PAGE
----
Peter Canavan believes there will be “serious side effects and gratifying consequences” in Dublin’s talk of dominating football, but says other counties looking to bridge the gap should focus on coaching rather than concrete.
While Tyrone Legend said he was an “unwilling participant” in the debate considering the time around the All-Ireland final, he said there must be an “acknowledgment that there is a problem” and that his views on that have changed in recent years.
“Many years ago Dublin needed to be rescued by the GAA and under the leadership of Sean Kelly, they came up with a strategic review and see where the seriousness of the powers that be is taking place.
“Now, the shoe is on the other foot and whenever this is discussed, it is Dublin that carries the aces in it,” Kenawan said.
“It is Dublin that will be in a position by which their influence is going to go a long way in defending the GAA in the coming years so first of all I think there is an acknowledgment that there is a problem, first of all.
“It simply came to our notice then. It was a matter of powers taking a strategic review and doing something about it.
“Many years ago, two or three years ago, I would have said, ‘Let him sit, this is a one-team team, you won’t get anything like this again and if we talk about the player, see if you don’t want to play against him, do you?’ Don’t want to be on the team that took Dublin down? ‘But this is going on for a long time and you are starting to see that this is not a pay generation thing.
“Brogans is not there, Paul Flynn is not there, Michael Darag [Macauley]; Even his two best players from Dublin may not be on the team at the minute, Brian Howard and Paul Mion, so it’s not a matter of pay, he will go ahead and it’s up to Dublin.
“They’ve got their building in order from the administration level, to the coaching level, and they’ve taken off, but with 15 titles in 16 years, it’s unfortunately detrimental to football in Leicester.
“He’s not doing any good in linster football and if he goes the way he is and they win another three-four All-Ireland, where football is to be abandoned overall so there needs to be an acknowledgment that there is a problem and there is. There will be serious decisions to be made in the years to come, but I prefer to talk about football at this stage. “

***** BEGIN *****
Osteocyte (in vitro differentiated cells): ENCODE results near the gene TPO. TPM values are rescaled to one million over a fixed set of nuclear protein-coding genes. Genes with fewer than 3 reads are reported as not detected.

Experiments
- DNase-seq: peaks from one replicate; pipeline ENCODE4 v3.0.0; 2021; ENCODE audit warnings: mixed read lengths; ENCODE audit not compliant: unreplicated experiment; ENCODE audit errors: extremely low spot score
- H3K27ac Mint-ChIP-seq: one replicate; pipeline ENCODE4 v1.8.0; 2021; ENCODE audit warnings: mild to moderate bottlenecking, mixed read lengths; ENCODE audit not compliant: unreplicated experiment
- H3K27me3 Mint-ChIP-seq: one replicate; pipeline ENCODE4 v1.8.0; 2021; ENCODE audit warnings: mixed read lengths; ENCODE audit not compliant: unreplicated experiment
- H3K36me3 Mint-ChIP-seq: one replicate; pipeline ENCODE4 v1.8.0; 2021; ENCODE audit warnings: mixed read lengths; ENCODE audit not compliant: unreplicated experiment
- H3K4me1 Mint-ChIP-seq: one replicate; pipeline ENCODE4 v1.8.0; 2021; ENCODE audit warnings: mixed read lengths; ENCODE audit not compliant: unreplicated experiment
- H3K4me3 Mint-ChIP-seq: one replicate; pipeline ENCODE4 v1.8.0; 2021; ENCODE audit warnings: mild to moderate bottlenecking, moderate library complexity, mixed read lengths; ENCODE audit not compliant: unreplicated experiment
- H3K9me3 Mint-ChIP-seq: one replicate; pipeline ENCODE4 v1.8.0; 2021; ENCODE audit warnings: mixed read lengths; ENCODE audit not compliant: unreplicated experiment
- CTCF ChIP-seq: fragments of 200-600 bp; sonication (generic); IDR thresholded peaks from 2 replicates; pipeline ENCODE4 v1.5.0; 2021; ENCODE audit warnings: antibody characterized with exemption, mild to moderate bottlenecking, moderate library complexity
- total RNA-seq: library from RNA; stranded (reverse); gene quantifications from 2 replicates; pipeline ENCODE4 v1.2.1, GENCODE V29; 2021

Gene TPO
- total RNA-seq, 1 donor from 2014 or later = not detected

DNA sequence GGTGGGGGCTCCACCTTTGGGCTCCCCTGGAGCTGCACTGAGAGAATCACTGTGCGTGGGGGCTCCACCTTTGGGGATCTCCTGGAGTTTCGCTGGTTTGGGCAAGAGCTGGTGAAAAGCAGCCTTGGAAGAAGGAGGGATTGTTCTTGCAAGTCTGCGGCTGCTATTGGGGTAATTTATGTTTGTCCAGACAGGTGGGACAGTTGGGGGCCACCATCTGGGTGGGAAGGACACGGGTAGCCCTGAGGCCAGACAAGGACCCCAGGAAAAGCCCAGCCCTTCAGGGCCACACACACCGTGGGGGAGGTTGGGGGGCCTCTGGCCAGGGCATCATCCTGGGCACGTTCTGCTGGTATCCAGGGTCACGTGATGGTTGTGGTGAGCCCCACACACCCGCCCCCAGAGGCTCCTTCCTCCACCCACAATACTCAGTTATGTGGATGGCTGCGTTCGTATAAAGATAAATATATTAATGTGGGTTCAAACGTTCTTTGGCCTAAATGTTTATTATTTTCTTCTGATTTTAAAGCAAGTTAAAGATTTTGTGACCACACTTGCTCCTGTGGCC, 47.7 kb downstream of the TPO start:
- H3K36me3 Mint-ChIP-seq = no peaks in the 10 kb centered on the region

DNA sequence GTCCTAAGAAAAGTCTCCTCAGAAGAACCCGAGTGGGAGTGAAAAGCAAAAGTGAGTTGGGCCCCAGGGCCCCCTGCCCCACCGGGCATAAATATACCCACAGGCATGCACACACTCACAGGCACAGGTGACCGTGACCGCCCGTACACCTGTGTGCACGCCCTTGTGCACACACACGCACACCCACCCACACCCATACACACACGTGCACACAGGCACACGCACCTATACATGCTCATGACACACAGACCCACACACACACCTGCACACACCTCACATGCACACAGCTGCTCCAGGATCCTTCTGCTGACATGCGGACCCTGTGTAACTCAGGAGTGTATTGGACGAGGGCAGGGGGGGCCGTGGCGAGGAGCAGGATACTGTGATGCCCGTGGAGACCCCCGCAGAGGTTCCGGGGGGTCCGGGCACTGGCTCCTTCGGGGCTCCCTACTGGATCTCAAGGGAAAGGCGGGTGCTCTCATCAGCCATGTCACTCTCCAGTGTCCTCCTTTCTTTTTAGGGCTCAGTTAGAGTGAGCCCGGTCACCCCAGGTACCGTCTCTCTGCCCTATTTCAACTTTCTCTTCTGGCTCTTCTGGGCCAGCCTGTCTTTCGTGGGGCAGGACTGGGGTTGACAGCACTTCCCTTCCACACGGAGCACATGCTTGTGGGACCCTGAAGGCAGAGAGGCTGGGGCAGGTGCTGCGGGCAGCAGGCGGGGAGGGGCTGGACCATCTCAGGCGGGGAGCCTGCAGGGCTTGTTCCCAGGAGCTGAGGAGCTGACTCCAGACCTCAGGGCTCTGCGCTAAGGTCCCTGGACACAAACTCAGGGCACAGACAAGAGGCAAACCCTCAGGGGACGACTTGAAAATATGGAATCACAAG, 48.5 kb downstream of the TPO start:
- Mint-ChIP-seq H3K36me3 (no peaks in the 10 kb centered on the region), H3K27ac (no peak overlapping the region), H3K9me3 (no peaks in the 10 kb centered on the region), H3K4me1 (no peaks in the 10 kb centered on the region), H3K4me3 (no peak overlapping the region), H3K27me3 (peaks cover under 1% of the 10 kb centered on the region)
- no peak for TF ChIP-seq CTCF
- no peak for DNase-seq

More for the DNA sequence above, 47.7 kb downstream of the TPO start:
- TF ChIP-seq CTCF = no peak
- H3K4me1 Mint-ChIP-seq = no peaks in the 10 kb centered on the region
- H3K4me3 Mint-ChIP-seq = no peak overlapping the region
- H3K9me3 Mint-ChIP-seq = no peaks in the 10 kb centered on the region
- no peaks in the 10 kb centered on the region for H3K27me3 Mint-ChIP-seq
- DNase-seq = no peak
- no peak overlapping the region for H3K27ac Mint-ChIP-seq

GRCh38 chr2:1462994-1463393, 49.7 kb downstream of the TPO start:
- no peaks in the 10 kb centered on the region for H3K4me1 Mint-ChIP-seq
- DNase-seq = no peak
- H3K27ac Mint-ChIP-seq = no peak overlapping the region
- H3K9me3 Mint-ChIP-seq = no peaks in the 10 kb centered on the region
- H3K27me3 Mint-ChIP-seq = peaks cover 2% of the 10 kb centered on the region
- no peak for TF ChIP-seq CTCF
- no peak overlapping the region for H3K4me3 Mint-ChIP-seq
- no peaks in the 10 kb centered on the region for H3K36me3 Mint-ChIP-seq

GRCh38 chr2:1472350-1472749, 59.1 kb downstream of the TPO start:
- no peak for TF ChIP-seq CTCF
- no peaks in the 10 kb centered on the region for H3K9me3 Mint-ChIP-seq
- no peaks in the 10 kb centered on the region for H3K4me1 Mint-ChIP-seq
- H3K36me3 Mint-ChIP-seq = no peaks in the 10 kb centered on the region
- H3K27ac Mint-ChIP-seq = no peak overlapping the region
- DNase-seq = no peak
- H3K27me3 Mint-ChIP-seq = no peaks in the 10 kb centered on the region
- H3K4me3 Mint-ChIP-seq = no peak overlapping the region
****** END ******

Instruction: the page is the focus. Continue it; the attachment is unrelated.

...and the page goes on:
The spotlight has shone brightly on Dublin’s financial muscle in recent years, with a special focus on the big games they’ve won at Cantor. In 2018, for example, Dublin alone spends on 3.6 million on coaching and sports development.
While many counties are struggling to break the 1 million barrier in terms of overall annual revenue, the economic gap is pronounced. Canavan believes that Dublin’s focus on investing in coaching rather than infrastructure is part of why others are left behind.
“What Dublin is capable of doing very well is that they have invested heavily in coaching their club. When all the boys and girls see their stars performing on the big stage, they go out and they want to play Gaelic and they are getting quality coaching. In many counties, has it been copied?
“If a young boy goes to the standard of Gaelic coaching and coaching [is such that] He’s not having fun, he’s not learning, he’s not getting better, then he’s going to do hurling training or go play soccer or go somewhere else where he’s learning and having fun playing.
Many counties will have to get their building in that regard. “You mentioned Tyrone. Tyrone’s approach in recent years, there’s a lot of work going on, a lot of good funding, but a lot of the money has gone into infrastructure, into bricks and mortar, into a reduction in coaching.
“Dublin has done it the other way around. There are no weird centers of excellence or anything like that. They have spent their money on land.
You may have the best features and the best pitches, which is good and that’s important, but what’s going on is more important. “Tyrone and many other counties can keep an eye on the Dublin model and should copy it if they want to close the gap on the playground.”
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